The Business World Cuts Itself Off

MICHAEL LINGNER: Art and business are Systems that can be clearly distin-guished. The only way it makes sense is to go into a Company with something - for example art - that they don't yet have. What is decisive is the difference. When you try to find out what it is that makes companies shy away from artists so much, then they say that for them it is incalculable, unpredictable, that they are afraid for their brand. That is to say, contrary of the rhetoric of business that to the outside always propagates creativity and innovation, when they are actually faced with unpredictable processes - and creative processes are by defi-nition unpredictable, otherwise they are not creative - they want nothing to do with them. If you wanted to interpret it psychologically, you would call it a kind of compulsion neurosis. They want to keep everything under control, because they are all under great pressure from the competition, especially competition for the well-paid Jobs. Therefore everybody is afraid of making mistakes. And of course there is a taboo as far as internal processes are concerned: the business world will not like it if artists were to seriously try to even begin to engage with economic processes and reflect on them.

So everywhere where there is a serious access, where a serious engagement with economic processes takes place, and facts are simply documented, the doors will be closed. That is to say, in my experience, in contrast to many personal contacts and also friendships with people who work in business, who as private individuals do quite a lot for art and are very open, the moment they are in their office in their Company, you can forget about them.

DORIS ROTHAUER: What you said about the relationship of Companies to artists, that they shut themselves off hermetically, is certainly right. But I think that is about to change now. If you want to establish any kind of connection between art and business, the question is, why do companies react the way they do and don't give artists any kind of access. I believe that the reasons for this to a large extend also lies in the behaviour of the artists themselves, in a role definition that has grown historically. Artists and art have always shut themselves off as their own System, in order to take up a rather elitist position as an outsider, which enables them to articulate precisely the social critique that is so often the issue. That is, as it were, the function of the courtjester: you are allowed to do and say everything, and you have that freedom that comes from not actually being integrated into social processes. You are an outsider. This is also where autonomy comes into it. Through this position, artists got their autonomy, or rather, their autonomy made their work possible in the first place. That created an image of the artist that makes many business people shy away.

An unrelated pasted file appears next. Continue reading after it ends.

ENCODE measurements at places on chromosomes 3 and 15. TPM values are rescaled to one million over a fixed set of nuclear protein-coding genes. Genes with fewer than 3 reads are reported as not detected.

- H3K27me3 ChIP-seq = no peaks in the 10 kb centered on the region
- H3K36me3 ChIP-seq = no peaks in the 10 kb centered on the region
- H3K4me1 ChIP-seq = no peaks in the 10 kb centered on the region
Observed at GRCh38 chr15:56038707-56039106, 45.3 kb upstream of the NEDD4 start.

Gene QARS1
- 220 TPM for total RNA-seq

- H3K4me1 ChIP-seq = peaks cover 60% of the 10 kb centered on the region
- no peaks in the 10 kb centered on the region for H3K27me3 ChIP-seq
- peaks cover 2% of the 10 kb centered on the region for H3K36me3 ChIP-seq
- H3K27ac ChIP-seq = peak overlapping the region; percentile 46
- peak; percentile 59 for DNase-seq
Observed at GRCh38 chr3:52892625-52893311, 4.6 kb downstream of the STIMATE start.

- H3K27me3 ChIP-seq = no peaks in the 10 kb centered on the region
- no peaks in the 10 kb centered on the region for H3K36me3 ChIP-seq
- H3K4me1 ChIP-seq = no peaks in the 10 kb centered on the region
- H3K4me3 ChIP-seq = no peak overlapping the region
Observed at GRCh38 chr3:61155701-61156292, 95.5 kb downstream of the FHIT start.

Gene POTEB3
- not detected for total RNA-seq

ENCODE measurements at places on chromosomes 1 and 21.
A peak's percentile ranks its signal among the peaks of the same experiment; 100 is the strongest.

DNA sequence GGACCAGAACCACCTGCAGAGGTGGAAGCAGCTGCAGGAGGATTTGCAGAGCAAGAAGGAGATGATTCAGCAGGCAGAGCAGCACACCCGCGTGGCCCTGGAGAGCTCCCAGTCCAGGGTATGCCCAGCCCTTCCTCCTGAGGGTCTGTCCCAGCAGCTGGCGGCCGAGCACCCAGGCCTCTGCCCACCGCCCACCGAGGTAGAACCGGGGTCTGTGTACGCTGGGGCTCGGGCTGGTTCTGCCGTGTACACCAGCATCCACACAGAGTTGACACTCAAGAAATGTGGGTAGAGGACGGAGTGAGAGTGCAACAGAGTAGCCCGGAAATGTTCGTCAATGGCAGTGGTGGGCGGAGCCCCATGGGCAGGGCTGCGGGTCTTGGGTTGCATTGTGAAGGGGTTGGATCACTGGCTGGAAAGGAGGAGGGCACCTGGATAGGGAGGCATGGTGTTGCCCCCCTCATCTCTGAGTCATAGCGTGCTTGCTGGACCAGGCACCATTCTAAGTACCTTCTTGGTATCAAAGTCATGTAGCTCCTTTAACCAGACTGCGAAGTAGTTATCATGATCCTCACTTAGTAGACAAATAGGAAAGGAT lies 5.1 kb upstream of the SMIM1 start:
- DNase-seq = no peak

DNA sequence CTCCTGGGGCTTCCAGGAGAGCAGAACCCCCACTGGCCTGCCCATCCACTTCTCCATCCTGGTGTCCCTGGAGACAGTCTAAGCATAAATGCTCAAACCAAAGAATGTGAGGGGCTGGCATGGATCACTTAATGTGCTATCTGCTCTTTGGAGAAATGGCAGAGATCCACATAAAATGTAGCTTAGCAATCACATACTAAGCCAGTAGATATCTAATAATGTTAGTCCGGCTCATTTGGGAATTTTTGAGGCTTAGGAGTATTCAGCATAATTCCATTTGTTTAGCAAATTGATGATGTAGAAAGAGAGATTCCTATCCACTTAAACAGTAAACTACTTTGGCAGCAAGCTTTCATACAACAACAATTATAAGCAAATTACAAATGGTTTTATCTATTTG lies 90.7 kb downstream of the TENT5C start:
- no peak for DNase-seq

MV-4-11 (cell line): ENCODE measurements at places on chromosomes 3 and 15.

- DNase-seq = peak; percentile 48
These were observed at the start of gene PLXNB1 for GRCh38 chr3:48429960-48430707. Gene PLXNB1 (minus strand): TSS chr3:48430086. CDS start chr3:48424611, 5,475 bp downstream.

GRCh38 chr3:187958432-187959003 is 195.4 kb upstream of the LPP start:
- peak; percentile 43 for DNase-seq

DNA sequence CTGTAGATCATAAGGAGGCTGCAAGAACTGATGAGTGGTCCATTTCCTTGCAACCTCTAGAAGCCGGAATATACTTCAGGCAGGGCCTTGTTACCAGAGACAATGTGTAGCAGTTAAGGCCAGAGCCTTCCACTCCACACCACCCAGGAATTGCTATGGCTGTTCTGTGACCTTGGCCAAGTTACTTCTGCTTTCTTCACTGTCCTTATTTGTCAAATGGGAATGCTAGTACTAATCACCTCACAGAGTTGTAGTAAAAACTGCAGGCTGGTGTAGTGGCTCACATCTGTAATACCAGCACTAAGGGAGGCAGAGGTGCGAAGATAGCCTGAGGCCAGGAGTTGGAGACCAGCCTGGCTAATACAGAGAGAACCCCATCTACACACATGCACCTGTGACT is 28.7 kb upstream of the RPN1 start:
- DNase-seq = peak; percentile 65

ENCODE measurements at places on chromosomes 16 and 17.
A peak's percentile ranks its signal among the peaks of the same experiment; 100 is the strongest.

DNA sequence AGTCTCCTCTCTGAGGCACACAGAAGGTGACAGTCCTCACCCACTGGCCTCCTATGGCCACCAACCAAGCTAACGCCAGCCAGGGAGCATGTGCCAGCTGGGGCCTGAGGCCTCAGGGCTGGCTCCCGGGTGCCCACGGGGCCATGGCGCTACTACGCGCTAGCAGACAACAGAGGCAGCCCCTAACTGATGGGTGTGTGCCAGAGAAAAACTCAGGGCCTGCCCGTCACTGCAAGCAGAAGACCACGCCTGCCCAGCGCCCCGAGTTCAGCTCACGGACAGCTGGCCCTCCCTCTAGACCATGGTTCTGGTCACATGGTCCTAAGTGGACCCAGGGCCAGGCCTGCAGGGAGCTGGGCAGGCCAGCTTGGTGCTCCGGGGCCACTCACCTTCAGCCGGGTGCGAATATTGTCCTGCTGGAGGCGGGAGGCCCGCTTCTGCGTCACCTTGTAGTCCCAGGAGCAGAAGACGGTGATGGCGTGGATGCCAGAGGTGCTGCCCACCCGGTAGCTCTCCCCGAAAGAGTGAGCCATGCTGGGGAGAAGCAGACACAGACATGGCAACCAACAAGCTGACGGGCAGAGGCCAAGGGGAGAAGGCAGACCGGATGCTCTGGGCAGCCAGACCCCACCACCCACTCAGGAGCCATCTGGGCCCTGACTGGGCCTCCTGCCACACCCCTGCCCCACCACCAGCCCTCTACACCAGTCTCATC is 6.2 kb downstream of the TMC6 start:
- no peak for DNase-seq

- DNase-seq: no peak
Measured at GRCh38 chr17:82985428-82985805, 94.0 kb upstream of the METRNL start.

You mentioned that many companies shut themselves off hermetically; I have encountered many companies that saw this the other way round, namely that we artists shut ourselves off hermetically. Recently I chaired a Workshop where we brought together a number of artists and managers to one table so that they might exchange their views. And even the body language, as well as their actual language, was so different, every side shut itself off hermetically.

Managers are reserved with artists, and art shuts itself from companies.

You mentioned earlier that artists feel that companies don't show enough respect to them. That for me also has something to do with that role, that artists are simply not associated with productivity. But I have also seen the reverse: that managers feel that artists lack respect, all the way to being arrogant towards them.


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